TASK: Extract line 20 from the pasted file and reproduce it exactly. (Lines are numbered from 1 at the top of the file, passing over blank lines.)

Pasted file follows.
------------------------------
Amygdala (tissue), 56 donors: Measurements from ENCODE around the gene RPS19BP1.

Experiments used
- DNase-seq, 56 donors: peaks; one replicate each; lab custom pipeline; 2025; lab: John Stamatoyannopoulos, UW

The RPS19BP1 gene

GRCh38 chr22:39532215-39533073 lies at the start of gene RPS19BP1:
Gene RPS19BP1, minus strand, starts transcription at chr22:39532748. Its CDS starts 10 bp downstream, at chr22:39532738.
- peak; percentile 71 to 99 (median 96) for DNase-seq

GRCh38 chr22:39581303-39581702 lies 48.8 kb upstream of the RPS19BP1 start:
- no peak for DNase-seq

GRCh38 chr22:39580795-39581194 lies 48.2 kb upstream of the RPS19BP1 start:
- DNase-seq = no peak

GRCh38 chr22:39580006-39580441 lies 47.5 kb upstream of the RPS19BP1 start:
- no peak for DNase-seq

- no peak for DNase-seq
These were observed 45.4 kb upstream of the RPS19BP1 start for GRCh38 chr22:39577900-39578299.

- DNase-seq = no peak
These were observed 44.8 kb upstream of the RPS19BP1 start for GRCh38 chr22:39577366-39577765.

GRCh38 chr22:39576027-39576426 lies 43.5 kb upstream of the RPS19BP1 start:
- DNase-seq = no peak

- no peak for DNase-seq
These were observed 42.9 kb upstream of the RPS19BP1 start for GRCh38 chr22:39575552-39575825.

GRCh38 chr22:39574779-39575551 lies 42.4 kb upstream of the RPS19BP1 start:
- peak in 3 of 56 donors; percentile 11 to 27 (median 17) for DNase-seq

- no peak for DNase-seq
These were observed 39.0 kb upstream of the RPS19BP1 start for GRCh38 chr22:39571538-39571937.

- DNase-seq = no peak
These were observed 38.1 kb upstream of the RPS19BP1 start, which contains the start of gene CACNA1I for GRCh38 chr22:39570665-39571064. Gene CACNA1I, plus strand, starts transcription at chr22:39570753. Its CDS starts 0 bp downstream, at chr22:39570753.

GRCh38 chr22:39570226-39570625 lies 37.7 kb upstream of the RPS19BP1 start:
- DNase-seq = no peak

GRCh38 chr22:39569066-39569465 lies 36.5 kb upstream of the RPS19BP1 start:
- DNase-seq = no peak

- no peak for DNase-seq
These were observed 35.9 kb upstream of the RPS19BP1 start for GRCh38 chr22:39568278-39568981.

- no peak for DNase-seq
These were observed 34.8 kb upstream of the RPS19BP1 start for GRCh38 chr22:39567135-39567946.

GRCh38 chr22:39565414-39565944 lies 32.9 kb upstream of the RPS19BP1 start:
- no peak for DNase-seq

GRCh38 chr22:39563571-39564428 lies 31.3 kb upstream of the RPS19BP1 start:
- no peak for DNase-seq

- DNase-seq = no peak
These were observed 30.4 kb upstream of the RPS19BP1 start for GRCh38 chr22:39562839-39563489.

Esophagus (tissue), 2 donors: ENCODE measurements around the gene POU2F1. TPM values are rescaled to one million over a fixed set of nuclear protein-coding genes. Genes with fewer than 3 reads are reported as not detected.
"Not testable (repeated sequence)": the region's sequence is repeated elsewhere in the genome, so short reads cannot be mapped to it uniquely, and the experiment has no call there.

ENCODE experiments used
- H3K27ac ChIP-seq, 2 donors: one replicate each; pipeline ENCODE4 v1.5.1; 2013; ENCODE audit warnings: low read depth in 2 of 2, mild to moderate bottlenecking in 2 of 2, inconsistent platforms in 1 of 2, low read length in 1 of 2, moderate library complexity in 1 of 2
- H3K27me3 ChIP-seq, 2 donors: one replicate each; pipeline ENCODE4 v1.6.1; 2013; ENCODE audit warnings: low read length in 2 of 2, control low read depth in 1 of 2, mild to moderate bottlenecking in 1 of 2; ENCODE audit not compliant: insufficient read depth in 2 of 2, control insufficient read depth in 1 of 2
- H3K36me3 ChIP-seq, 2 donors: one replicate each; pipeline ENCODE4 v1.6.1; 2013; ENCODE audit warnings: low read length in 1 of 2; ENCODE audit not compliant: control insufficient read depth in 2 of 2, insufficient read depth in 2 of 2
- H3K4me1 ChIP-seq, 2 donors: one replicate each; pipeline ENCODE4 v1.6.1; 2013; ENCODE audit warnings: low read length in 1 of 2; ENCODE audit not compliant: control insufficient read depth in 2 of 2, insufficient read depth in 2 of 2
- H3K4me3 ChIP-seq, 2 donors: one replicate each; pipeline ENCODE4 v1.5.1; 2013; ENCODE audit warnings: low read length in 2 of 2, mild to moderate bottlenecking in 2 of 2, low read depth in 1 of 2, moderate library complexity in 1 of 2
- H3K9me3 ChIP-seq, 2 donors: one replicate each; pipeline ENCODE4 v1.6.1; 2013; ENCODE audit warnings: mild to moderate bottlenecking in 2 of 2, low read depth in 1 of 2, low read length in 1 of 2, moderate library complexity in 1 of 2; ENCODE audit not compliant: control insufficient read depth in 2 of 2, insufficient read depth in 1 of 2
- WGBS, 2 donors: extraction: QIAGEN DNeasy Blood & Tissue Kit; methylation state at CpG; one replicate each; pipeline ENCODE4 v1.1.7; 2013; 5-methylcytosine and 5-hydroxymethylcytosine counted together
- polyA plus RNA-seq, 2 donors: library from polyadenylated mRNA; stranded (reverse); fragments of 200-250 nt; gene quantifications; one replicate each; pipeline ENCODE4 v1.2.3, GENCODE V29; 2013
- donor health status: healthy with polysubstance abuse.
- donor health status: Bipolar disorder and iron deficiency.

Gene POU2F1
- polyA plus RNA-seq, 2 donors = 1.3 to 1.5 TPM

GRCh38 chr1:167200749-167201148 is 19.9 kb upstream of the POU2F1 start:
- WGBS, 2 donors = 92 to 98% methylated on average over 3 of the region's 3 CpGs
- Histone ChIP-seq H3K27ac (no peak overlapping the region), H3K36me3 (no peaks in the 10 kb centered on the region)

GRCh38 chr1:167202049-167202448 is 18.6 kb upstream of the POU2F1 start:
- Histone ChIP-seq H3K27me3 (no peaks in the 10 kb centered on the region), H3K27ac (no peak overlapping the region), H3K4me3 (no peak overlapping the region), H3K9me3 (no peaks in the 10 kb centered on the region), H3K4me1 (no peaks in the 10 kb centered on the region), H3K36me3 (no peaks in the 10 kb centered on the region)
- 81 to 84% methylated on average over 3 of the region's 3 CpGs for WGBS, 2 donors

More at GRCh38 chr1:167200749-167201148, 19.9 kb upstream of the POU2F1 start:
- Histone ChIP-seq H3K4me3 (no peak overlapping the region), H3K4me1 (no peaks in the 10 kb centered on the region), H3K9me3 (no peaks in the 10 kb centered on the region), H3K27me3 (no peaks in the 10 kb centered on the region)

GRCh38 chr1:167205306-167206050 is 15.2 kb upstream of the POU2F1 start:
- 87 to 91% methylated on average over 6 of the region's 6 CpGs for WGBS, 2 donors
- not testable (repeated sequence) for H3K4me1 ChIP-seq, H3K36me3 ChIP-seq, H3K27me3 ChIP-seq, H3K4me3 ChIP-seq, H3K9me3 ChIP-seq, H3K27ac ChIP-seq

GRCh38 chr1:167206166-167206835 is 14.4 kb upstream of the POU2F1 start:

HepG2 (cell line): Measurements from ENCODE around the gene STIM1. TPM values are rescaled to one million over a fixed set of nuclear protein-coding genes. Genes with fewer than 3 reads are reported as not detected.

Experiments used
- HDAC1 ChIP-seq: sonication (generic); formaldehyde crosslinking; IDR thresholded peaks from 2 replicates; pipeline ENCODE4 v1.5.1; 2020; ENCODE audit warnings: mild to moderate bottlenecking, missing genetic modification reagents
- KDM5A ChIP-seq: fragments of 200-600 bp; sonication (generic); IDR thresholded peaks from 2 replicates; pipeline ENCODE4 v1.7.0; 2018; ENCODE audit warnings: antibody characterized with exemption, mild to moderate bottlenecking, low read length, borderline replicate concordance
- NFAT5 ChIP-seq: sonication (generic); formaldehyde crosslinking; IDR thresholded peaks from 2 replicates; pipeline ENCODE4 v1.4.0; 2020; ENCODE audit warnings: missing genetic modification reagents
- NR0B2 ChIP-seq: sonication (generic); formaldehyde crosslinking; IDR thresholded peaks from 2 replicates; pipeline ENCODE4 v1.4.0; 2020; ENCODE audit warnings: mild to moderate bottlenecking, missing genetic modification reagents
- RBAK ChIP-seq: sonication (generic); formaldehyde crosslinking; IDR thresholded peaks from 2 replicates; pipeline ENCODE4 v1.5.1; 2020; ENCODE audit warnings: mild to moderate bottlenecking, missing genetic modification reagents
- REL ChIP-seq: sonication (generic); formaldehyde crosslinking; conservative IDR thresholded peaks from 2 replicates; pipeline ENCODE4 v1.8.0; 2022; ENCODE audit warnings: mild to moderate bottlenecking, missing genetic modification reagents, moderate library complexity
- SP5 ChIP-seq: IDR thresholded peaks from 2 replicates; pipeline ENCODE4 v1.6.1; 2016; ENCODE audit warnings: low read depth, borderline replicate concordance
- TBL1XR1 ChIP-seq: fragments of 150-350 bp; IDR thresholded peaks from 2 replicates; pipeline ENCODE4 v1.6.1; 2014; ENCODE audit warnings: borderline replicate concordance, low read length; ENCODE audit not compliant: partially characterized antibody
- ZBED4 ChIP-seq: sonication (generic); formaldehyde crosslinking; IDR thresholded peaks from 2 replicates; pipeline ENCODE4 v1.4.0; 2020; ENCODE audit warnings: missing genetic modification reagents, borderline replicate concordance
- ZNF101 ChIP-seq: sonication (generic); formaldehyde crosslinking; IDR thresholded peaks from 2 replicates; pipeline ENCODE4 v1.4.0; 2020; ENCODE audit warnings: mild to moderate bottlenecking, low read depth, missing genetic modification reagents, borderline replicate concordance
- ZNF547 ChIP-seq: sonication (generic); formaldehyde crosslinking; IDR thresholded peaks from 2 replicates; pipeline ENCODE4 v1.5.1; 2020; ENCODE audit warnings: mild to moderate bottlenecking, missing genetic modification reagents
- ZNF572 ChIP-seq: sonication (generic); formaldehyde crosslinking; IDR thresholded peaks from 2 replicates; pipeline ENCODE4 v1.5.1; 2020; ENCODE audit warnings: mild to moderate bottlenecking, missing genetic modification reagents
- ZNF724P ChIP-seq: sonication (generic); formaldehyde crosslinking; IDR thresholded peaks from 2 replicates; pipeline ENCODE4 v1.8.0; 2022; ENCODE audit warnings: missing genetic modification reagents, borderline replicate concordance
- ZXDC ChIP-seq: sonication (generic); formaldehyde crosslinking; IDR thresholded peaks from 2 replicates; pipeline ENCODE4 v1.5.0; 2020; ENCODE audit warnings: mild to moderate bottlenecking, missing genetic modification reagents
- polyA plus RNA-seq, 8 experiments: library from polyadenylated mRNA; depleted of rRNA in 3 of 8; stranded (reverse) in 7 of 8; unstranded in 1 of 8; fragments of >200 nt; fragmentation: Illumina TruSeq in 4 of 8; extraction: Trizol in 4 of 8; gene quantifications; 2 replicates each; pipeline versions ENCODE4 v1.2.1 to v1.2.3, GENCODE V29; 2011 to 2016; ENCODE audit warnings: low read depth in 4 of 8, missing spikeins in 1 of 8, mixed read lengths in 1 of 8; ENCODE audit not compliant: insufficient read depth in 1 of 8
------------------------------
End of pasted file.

- no peak for DNase-seq